The volcanic explosivity index (VEI) is a relative measure of the explosiveness of volcanic eruptions. It was devised by Christopher G. Newhall of the United States Geological Survey and Stephen Self in 1982.
Volume of products, eruption cloud height, and qualitative observations (using terms ranging from "gentle" to "mega-colossal") are used to determine the explosivity value. The scale is open-ended with the largest eruptions in history given a magnitude of 8. A value of 0 is given for non-explosive eruptions, defined as less than 10,000 m3 (350,000 cu ft) of tephra ejected; and 8 representing a mega-colossal explosive eruption that can eject 1.0×1012 m3 (240 cubic miles) of tephra and have a cloud column height of over 20 km (66,000 ft). The scale is logarithmic, with each interval on the scale representing a tenfold increase in observed ejecta criteria, with the exception of between VEI-0, VEI-1 and VEI-2.
With indices running from 0 to 8, the VEI associated with an eruption is dependent on how much volcanic material is thrown out, to what height, and how long the eruption lasts. The scale is logarithmic from VEI-2 and up; an increase of 1 index indicates an eruption that is 10 times as powerful. As such, there is a discontinuity in the definition of the VEI between indices 1 and 2. The lower border of the volume of ejecta jumps by a factor of one hundred, from 10,000 to 1,000,000 m3 (350,000 to 35,310,000 cu ft), while the factor is ten between all higher indices. In the following table, the frequency of each VEI indicates the approximate frequency of new eruptions of that VEI or higher.
|0||< 104 m3||Hawaiian||Effusive||< 100 m||constant||negligible||none|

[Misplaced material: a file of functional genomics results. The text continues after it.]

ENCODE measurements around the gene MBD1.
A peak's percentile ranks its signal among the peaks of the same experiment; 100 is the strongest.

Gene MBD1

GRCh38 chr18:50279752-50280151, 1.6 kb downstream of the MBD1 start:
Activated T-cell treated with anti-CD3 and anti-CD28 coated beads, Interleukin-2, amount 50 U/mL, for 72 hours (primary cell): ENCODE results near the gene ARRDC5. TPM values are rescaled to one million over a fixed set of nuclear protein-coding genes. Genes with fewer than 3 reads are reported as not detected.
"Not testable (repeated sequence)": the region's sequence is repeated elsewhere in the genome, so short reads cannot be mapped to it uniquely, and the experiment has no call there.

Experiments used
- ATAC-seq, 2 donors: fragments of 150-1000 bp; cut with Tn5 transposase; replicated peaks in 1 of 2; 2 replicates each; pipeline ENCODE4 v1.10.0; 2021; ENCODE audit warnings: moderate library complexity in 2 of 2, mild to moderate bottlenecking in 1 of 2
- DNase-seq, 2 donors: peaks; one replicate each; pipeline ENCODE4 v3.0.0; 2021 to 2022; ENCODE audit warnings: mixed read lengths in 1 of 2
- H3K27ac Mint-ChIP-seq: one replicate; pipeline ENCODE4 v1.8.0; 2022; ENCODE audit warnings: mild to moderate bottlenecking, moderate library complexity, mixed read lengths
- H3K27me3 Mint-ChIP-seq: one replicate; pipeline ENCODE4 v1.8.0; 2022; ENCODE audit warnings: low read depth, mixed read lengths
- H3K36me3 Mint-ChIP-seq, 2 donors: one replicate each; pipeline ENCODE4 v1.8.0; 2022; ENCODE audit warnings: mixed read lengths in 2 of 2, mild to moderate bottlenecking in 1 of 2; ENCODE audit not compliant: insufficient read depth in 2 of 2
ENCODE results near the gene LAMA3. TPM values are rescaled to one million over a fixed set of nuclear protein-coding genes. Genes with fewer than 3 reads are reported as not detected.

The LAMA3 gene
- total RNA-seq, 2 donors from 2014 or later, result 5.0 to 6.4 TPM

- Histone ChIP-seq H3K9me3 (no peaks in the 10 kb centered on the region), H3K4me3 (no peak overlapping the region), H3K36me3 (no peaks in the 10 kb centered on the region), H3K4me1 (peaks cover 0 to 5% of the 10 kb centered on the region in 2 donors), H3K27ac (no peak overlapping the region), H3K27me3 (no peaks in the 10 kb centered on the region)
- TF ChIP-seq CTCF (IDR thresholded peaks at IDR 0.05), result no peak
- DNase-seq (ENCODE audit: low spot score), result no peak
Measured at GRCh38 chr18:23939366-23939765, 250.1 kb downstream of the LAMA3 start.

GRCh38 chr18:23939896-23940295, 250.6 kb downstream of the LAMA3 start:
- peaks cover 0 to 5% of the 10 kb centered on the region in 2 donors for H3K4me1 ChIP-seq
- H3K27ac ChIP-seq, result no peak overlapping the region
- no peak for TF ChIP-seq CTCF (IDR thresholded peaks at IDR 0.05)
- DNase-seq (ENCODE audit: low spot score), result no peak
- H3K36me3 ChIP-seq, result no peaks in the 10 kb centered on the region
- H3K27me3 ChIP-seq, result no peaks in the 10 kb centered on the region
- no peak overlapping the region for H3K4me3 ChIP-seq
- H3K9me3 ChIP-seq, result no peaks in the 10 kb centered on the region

|Kīlauea (current), Mawson Peak (current), Dallol (2011), Holuhraun (2014-2015), Fagradalsfjall (2021-2023), Mauna Loa (1975, 1984, 2022)|
|1||> 104 m3||Hawaiian / Strombolian||Gentle||100 m – 1 km||daily||minor||none|
|Yakedake (1995), Raoul Island (2006), Havre Seamount (2012), Dieng Volcanic Complex (1964, 1979, 2017), Nyiragongo (1977, 2002, 2021)|
|2||> 106 m3||Strombolian / Vulcanian||Explosive||1–5 km||2 weeks||moderate||none|
|Stromboli (since 1934), Etna (current), Unzen (1792), Ruang (1871), Ritter Island (1888), Galeras (1993), Whakaari / White Island (2019)|
|3||> 107 m3||Strombolian / Vulcanian / Peléan / Sub-Plinian||Severe||3–15 km||3 months||substantial||possible|
|Surtsey (1963-1967), Nevado del Ruiz (1985), Redoubt (1989-1990), Soufrière Hills (1997), Ontake (2014), Fuego (2018), Cumbre Vieja (2021)|
|4||> 0.1 km3||Peléan / Plinian / Sub-Plinian||Catastrophic||> 10 km||18 months||substantial||definite|
|Laki (1783), Bandai (1888), Pelée (1902), Lamington (1951), Eyjafjallajökull (2010), Merapi (2010), Taal (2020), Semeru (2021)|
|5||> 1 km3||Peléan / Plinian||Cataclysmic||> 10 km||12 years||substantial||significant|
|Vesuvius (79), Fuji (1707), Tarawera (1886), St. Helens (1980), El Chichón (1982), Puyehue (2011), Hunga Tonga–Hunga Haʻapai (2022)|
|6||> 10 km3||Plinian / Ultra-Plinian||Colossal||> 20 km||50–100 years||substantial||substantial|
|Santorini (1620 BC), Lake Ilopango (450), Huaynaputina (1600), Krakatoa (1883), Santa Maria (1902), Novarupta (1912), Pinatubo (1991)|
|7||> 100 km3||Ultra-Plinian||Super-colossal||> 20 km||500–1,000 years||substantial||substantial|
|Long Valley (760 kyr), Campi Flegrei (37 kyr), Aira (22 kyr), Mazama (5700 BC), Kikai (4300 BC), Samalas (1257), Tambora (1815)|
|8||> 1,000 km3||Ultra-Plinian||Mega-colossal||> 20 km||> 50,000 years||vast||vast|
|Flat Landing Brook (Ordovician), Wah Wah Springs (30 Mya), La Garita (26.3 Mya), Yellowstone (2.1 Mya, 640 kyr), Toba (74 kyr), Taupō (26.5 kyr)|
About 40 eruptions of VEI-8 magnitude within the last 132 million years (Mya) have been identified, of which 30 occurred in the past 36 million years. Considering the estimated frequency is on the order of once in 50,000 years, there are likely many such eruptions in the last 132 Mya that are not yet known. Based on incomplete statistics, other authors assume that at least 60 VEI-8 eruptions have been identified. The most recent is Lake Taupō's Oruanui eruption, more than 27,000 years ago, which means that there have not been any Holocene eruptions with a VEI of 8.